In their joint pastoral letter, Strangers No Longer: Together on the Journey of Hope, A Pastoral Letter Concerning Migration, January 23, 2003 (Strangers No Longer), the U.S. and Mexican Catholic bishops further define Church teaching on migration, calling for nations to work toward a “globalization of solidarity.” In Strangers No Longer, the bishops stressed that vulnerable immigrant populations, including unaccompanied minors and refugees, should be afforded protection. To this end, the bishops noted that unaccompanied minors, due to their heightened vulnerability, require special consideration and care.6 Strangers No Longer also addresses the importance of families and notes that humanitarian considerations for families should also be a priority when considering migration issues.
Mr. Chairman, the Catholic Church’s work in assisting unaccompanied migrant children stems from the belief that every person has a unique and sacred dignity. This dignity is not bestowed by governments or by laws or based upon their wealth or where they happen to be born. It inheres within the human being. We seek to be consistent in acknowledging the implications of this, namely that from the time we come to be in our mother’s womb until the moment our life comes to an end we are deserving of respect and care. This is true of the unborn child, the person with disabilities, the immigrant, the prisoner, and the sick. The more vulnerable and weak a person is the more they are deserving of our love. This we understand to be the mark of the Christian and of a healthy society.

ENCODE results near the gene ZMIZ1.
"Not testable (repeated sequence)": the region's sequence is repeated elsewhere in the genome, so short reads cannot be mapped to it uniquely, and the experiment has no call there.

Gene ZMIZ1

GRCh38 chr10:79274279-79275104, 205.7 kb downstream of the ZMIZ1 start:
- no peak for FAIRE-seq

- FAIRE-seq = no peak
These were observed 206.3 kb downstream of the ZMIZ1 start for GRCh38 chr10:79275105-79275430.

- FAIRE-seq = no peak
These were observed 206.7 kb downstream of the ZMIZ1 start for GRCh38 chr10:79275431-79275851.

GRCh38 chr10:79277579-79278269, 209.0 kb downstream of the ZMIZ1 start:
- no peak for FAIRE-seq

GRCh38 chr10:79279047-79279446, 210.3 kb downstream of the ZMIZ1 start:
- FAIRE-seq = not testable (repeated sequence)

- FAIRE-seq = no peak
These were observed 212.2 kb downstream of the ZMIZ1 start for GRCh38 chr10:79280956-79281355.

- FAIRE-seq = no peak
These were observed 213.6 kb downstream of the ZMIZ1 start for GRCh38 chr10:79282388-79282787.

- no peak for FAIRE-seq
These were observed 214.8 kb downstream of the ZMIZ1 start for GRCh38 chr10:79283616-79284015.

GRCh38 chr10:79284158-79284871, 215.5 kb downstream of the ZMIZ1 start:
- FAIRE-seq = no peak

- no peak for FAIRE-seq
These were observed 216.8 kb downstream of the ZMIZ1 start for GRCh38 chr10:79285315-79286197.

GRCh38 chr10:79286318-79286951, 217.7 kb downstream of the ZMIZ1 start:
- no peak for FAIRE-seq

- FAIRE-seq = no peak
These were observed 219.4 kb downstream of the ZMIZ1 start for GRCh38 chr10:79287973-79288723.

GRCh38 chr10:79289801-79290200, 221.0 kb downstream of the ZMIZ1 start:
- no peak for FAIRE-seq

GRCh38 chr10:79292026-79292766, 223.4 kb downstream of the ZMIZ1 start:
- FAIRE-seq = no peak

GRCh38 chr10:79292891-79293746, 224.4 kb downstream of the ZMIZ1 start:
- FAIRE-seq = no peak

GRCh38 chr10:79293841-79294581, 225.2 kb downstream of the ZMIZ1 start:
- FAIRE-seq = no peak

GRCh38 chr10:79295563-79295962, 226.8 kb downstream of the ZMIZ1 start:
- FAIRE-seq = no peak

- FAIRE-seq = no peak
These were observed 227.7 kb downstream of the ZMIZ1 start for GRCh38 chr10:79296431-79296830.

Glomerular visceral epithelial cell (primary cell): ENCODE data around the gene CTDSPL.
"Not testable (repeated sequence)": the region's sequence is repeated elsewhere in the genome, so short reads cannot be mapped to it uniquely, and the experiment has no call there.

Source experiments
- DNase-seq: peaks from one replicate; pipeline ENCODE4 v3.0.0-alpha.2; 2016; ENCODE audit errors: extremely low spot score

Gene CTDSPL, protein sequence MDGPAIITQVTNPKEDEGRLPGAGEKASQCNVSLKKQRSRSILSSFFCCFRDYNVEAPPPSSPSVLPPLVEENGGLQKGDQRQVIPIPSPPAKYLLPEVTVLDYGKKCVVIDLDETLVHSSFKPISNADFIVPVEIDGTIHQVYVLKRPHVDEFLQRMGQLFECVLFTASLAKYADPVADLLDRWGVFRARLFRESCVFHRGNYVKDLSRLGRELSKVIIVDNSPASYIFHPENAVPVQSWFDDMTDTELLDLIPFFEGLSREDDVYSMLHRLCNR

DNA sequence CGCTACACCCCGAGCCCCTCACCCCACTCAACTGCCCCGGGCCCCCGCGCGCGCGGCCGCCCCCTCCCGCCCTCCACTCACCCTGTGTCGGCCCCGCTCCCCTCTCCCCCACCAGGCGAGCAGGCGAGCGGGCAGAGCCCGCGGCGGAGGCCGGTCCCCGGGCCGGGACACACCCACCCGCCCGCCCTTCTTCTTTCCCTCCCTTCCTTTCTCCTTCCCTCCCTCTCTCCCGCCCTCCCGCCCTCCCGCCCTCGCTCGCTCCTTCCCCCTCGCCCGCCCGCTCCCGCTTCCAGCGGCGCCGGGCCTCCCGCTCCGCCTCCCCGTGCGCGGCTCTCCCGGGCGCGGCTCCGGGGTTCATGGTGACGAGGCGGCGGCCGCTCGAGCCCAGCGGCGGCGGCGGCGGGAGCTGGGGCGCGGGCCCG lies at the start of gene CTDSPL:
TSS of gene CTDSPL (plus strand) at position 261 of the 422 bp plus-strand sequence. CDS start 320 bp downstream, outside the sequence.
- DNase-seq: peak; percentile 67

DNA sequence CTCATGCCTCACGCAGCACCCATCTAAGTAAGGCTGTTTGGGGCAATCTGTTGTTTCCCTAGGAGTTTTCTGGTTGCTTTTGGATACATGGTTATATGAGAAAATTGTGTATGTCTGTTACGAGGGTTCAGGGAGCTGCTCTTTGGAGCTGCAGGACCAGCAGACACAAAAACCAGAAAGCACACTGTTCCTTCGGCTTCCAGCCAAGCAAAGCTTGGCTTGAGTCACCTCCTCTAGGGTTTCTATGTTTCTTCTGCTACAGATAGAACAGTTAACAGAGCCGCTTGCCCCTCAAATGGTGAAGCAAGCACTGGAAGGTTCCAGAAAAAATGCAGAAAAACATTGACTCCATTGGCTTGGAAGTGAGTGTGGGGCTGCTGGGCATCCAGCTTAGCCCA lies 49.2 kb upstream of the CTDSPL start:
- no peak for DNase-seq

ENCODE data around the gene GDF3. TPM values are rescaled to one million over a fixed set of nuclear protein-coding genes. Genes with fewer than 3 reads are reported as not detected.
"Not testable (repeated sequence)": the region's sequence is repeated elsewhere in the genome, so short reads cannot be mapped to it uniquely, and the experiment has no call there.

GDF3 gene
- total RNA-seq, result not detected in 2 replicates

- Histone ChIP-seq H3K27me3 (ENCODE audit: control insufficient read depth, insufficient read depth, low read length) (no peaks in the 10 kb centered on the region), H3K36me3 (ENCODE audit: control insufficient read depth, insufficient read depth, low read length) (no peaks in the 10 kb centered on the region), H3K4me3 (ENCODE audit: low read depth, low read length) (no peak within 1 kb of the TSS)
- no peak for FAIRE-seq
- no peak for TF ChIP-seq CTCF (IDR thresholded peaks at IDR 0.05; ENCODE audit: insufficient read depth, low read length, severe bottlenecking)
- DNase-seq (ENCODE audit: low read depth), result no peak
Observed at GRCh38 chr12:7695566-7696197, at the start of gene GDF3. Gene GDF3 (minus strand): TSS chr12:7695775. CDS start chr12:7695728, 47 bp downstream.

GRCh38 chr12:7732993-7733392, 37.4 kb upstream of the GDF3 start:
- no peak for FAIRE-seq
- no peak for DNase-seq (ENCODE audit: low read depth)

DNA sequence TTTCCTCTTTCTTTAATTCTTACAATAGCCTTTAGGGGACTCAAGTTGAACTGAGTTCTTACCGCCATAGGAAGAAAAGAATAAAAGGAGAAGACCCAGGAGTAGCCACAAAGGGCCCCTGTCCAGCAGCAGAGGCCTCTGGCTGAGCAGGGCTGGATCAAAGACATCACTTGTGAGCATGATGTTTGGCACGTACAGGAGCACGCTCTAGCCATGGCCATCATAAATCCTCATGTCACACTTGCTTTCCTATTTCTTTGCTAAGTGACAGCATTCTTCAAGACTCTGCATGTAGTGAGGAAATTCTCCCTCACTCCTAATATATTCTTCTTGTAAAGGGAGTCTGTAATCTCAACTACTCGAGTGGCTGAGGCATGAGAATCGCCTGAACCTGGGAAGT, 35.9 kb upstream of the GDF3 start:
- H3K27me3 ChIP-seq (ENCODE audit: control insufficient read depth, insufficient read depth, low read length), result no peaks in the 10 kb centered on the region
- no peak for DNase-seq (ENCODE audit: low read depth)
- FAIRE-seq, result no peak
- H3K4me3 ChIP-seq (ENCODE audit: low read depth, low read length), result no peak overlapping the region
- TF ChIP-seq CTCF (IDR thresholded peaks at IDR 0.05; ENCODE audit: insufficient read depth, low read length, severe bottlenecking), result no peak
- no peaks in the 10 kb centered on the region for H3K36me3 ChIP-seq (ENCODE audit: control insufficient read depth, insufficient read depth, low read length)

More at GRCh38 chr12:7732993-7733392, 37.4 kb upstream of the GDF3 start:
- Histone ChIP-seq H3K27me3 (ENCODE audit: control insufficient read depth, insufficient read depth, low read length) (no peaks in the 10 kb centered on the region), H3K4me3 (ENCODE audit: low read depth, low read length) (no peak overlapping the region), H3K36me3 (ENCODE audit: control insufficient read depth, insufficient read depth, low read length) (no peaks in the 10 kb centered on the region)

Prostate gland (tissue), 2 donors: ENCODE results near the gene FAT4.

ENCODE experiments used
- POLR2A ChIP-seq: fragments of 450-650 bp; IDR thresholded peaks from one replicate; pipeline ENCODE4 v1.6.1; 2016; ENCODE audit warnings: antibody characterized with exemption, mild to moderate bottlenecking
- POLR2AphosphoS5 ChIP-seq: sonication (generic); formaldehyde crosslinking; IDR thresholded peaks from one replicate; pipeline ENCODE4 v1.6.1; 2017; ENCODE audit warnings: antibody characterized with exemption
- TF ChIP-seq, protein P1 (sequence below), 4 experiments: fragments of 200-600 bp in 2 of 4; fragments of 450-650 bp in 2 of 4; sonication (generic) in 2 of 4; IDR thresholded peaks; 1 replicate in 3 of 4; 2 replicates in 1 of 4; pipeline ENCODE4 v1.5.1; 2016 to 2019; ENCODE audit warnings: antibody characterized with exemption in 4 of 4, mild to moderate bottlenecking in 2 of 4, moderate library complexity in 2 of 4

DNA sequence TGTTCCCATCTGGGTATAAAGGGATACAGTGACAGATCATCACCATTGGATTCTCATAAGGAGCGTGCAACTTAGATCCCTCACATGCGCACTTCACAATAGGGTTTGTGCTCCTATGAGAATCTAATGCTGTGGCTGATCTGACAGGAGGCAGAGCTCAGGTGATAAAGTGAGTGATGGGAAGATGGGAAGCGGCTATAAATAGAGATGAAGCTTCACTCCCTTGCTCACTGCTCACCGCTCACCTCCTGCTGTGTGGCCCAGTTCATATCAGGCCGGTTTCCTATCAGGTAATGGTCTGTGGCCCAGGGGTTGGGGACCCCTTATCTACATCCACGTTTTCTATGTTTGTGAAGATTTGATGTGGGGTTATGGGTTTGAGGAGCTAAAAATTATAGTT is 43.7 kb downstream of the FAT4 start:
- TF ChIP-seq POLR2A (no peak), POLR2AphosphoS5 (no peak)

For these reasons, while the Catholic Church recognizes governments’ sovereign right to control and protect the border, we hold a strong and pervasive pastoral interest in the welfare of migrants, including unaccompanied children, and welcome newcomers from all lands. The current forced migration continuum of unaccompanied children traveling through Mexico and Central America and towards the U.S.-Mexico border frequently leads to severe traumatization and exploitation of children, violence, family separation, maltreatment and even death and must be closely examined. The aspects of reform that I will address today relate to addressing the root causes propelling children to migrate alone, implementing prevention and treatment programs in the home country and in transit countries and the dignified care and treatment of this vulnerable population while in the United States.